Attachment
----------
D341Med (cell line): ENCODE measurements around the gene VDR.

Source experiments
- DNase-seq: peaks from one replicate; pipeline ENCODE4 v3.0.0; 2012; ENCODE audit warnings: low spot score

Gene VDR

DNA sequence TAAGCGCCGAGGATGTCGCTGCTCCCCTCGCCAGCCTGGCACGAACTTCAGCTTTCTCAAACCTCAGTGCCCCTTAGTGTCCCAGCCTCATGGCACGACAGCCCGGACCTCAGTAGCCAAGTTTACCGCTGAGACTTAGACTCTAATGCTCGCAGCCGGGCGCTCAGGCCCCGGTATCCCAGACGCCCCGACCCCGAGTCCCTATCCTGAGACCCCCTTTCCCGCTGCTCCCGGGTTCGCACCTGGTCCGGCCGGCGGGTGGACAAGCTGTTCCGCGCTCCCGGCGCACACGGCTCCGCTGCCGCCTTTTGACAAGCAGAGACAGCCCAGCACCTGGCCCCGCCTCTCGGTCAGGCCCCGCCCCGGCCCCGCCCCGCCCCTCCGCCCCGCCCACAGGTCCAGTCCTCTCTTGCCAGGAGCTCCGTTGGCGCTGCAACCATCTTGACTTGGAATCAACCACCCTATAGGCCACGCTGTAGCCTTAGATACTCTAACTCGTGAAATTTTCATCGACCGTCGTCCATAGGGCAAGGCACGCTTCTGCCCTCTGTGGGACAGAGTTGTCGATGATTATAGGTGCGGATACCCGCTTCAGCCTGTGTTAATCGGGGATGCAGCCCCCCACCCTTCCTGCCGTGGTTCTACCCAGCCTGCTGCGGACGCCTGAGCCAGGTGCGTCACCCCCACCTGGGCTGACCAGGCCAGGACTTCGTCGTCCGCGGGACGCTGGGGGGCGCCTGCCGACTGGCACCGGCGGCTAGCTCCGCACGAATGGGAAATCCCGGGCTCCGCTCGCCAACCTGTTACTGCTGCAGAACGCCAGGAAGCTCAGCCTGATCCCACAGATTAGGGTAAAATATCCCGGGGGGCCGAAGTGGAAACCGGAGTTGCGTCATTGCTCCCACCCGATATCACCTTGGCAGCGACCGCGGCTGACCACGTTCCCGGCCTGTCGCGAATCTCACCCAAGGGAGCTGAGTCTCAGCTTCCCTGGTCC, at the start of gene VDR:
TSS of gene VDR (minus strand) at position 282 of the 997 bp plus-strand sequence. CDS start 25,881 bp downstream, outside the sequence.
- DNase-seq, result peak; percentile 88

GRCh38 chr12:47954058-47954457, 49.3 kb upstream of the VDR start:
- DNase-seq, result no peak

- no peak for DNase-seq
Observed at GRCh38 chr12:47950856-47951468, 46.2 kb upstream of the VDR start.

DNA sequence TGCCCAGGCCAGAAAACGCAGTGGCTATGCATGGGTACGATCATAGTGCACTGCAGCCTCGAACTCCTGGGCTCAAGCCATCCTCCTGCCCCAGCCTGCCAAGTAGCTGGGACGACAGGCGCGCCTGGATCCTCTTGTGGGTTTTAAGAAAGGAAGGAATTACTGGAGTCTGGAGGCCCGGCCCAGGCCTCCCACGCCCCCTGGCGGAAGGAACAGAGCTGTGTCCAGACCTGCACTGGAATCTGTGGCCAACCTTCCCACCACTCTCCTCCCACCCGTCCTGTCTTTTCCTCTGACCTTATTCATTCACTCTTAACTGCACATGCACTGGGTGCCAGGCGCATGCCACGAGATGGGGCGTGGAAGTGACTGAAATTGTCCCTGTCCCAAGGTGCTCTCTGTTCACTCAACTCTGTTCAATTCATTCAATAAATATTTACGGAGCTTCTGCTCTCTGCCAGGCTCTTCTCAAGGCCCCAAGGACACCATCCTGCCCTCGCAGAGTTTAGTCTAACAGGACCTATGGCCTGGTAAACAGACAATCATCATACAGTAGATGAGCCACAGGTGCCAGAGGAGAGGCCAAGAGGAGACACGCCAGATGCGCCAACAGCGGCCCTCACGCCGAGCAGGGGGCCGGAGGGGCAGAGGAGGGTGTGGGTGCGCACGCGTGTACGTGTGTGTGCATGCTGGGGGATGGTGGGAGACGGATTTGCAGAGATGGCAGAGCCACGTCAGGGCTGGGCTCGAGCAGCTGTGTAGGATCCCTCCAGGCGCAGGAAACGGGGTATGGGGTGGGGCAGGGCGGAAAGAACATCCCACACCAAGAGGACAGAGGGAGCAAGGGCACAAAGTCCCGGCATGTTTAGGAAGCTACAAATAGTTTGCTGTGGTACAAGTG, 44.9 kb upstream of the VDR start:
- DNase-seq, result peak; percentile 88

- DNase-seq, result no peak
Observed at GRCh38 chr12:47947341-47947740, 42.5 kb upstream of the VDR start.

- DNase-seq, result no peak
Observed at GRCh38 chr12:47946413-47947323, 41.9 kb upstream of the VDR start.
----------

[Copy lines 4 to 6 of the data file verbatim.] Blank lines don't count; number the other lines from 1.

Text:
Gene VDR

DNA sequence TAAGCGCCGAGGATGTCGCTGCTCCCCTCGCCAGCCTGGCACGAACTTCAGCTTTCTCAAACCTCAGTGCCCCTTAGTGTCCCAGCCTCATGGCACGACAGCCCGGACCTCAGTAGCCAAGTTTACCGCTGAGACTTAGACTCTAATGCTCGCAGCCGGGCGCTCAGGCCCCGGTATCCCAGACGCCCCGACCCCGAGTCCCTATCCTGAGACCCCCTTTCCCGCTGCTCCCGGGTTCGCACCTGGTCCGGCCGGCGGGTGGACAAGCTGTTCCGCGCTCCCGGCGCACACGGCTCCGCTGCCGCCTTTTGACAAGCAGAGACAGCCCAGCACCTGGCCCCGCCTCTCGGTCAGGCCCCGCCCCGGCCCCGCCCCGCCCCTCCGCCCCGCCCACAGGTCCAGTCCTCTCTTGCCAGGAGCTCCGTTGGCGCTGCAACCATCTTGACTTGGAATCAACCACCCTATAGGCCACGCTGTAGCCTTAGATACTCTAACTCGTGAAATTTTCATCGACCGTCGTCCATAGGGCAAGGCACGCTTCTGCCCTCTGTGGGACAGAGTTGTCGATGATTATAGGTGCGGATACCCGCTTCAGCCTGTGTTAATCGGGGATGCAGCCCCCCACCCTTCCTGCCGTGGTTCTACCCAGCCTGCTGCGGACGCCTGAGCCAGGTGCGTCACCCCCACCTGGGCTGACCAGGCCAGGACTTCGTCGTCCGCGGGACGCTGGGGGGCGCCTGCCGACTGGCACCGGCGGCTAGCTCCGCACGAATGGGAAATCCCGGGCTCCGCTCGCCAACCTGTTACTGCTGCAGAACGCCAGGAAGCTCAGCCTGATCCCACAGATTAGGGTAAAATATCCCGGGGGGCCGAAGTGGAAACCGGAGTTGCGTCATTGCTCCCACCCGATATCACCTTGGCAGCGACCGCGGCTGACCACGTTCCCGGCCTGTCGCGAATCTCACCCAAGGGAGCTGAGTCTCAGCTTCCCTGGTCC, at the start of gene VDR:
TSS of gene VDR (minus strand) at position 282 of the 997 bp plus-strand sequence. CDS start 25,881 bp downstream, outside the sequence.